Jerry Seinfeld Is Wrong About the ‘Seinfeld’ Finale

Seinfeld says that that one ‘Curb’ joke could have cured ‘The Finale’s ills, which means he still hasn’t learned any lessons
Jerry Seinfeld Is Wrong About the ‘Seinfeld’ Finale

According to Jerry Seinfeld, the closing joke of Curb Your Enthusiasm could have saved the legacy of the Seinfeld finale — but that excuse wouldn’t hold up in court.

In last month’s much-anticipated Curb Your Enthusiasm conclusion “No Lessons Learned,” Larry David leaned into the enduring criticism of the finale of his first historically brilliant sitcom Seinfeld by putting himself on trial and inviting all the offended and wronged side characters from past Curb seasons to recap his many misdeeds. Towards the conclusion of the finale, David encounters his old friend Seinfeld, who returns in the penultimate scene to free David from prison on a technicality following the inevitable guilty verdict as the latter tells his old collaborator, “This is how we should've ended the finale." According to Seinfeld, this clever little subversion was a late addition to the “No Lessons Learned” script, and, as David told him in a Georgia prison, that joke could have saved them both decades of blowback had they considered it for Seinfeld’s “The Finale.”

Seinfeld appeared on a recent episode of Q with Tom Power to talk about the infamous finale that still creates division 26 years after it first aired, and he told his interviewer, “I think the only mistake, if there was one, was leaving them in jail. We didn't really have to do that." You didn’t have to go twenty minutes without a single joke from the main cast in the middle of the final act, either.

"A lot of people didn't like it," Seinfeld judiciously admitted of “The Finale,” saying of the reasoning behind the David-written episode’s arc, "What we wanted at the time was to see all the great characters that we had had over the years … and give them one last chance to speak their peace. We thought that would be fun and it was fun.”

Though Seinfeld had fun in “The Finale,” Seinfeld fans were treated to an extended clip show that called back to all the episodes we’d already watched without adding much of its own contributions to the comedy of the minute. “The Finale” paid homage to all of the interesting side characters in the show’s canon, but it somehow forgot to let the main characters have their moments in the sun as well. The entire second part of “The Finale” was basically just Seinfeld and David saying to the audience, “Remember Bubble Boy? Remember the Soup Nazi? Remember Teri Hatcher’s tits?!” while George, Elaine, Jerry and Kramer sat silently in the corner.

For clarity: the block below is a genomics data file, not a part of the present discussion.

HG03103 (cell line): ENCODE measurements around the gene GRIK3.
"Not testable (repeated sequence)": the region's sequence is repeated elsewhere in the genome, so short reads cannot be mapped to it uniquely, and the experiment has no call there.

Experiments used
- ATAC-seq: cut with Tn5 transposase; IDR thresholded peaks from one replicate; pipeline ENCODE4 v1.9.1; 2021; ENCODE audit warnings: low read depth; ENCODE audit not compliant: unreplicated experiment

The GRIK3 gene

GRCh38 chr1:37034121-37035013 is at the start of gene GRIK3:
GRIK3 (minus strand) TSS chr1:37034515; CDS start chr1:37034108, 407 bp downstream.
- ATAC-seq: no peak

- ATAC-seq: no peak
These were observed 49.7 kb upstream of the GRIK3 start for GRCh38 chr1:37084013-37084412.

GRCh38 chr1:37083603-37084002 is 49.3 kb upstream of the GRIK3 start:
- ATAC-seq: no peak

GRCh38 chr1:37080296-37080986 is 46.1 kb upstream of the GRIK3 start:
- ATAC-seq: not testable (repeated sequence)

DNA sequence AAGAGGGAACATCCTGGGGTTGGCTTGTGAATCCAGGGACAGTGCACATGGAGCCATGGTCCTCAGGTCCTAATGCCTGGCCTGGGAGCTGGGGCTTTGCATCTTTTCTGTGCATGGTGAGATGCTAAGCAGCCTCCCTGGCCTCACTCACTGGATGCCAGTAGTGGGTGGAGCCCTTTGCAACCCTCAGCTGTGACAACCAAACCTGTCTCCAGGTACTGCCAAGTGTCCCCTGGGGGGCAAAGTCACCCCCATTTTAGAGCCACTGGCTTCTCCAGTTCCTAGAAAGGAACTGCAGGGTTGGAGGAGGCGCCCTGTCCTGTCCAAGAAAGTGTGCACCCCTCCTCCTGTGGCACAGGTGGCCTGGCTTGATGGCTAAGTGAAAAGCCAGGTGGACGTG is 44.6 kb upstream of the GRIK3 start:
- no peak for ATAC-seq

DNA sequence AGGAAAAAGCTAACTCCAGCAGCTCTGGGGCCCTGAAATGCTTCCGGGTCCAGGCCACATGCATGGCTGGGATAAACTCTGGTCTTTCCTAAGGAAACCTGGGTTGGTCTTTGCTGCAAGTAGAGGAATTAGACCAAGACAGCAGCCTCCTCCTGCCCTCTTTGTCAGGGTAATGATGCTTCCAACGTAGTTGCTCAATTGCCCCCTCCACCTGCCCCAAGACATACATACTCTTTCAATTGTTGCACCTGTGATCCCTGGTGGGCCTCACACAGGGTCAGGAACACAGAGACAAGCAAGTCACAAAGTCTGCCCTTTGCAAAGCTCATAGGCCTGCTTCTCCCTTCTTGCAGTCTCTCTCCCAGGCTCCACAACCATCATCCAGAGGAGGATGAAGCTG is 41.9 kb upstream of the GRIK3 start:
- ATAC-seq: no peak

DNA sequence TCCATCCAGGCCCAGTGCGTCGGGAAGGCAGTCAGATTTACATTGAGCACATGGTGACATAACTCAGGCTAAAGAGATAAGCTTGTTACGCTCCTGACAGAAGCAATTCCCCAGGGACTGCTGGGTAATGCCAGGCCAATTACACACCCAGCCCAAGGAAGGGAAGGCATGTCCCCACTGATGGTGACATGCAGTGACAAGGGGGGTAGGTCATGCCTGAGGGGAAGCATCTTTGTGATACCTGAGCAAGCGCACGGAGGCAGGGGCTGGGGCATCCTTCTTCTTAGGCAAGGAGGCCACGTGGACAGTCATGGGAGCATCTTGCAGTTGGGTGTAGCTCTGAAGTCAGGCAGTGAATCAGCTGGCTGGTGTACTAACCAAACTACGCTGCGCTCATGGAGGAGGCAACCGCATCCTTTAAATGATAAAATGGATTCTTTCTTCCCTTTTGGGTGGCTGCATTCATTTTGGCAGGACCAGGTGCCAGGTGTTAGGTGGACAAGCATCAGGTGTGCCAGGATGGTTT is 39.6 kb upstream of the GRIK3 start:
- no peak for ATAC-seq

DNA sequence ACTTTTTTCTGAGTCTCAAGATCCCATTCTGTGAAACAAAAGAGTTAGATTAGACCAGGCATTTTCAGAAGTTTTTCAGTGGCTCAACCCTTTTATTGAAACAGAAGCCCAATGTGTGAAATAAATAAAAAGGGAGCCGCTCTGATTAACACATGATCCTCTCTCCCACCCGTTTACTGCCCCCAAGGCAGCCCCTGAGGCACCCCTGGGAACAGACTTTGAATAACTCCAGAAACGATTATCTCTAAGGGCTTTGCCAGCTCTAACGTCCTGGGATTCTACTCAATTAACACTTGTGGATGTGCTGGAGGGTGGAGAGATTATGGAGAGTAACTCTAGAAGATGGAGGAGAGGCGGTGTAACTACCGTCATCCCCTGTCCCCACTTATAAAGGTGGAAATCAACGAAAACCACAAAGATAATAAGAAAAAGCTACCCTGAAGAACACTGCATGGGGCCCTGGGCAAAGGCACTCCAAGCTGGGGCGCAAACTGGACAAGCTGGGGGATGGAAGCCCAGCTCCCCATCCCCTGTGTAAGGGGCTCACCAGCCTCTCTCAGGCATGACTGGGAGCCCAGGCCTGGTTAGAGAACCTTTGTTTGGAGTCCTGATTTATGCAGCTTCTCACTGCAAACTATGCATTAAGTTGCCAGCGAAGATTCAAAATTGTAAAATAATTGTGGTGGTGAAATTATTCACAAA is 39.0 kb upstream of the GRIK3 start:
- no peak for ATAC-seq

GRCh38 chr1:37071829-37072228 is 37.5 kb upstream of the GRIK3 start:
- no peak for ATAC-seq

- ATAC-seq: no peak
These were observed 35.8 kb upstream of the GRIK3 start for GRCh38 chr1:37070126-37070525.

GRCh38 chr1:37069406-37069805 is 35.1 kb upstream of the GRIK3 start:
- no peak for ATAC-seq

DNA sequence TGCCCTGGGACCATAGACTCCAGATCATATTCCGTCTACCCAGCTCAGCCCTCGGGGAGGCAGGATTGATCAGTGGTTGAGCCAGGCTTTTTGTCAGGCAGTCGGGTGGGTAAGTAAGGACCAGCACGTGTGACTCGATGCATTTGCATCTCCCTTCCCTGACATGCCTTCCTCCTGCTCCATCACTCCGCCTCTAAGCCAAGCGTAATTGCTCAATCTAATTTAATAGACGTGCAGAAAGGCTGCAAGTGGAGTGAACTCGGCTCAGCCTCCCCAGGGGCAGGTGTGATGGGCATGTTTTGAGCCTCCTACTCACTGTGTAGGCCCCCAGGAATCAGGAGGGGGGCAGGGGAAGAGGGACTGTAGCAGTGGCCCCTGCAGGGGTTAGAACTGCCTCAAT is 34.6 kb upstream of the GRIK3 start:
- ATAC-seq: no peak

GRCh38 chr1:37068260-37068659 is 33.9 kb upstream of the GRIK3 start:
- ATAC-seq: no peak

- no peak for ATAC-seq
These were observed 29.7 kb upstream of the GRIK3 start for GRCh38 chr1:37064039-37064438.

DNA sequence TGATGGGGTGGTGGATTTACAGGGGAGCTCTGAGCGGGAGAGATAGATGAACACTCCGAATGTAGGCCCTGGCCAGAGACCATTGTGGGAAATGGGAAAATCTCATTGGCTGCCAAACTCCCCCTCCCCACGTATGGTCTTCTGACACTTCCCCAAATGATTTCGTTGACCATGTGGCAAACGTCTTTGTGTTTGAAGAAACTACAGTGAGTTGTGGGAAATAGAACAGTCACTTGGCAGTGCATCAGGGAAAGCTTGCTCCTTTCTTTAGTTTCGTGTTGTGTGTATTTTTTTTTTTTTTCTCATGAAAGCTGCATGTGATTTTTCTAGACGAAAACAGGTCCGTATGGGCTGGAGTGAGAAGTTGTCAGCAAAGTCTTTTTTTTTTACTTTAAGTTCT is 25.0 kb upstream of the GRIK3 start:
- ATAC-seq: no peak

Pivotally, the Curb finale differed from the Seinfeld episode it meta-commented upon by actually allowing the main character to speak his own peace, in Seinfeld’s terms. While “The Finale” forced the “New York Four” to sit quietly at the defendant’s table and occasionally react to the return of another bit role before the editors rolled a clip from the show’s Golden Age, in “No Lessons Learned,” Larry actually got to take the stand in his own defense and prove incontrovertibly that he has not, and will not, ever see the error of his ways. Seinfeld springing David from prison was undoubtedly a better punchline than Jerry doing stand-up in the slammer, but the button wasn’t the only way “No Lessons Learned” improved upon its predecessor.

"I'm personally a fan of the Mad Men finale and I also like The Sopranos final moment," Seinfeld opined of other divisive TV finales, "And we thought, 'Well, we tried. We're not in that conversation of one of the greats.'” Seinfeld said of the Curb ending, “And then we became one of the greats in that moment that we connected two TV series 25 years apart. That was an arrow that landed in the sun, comedically speaking."

Maybe the greatest meta-joke about the Curb finale is that, by claiming that “No Lessons Learned” fixed all of “The Finale's” problems, Seinfeld proved that he, himself, still hasn't learned anything at all.


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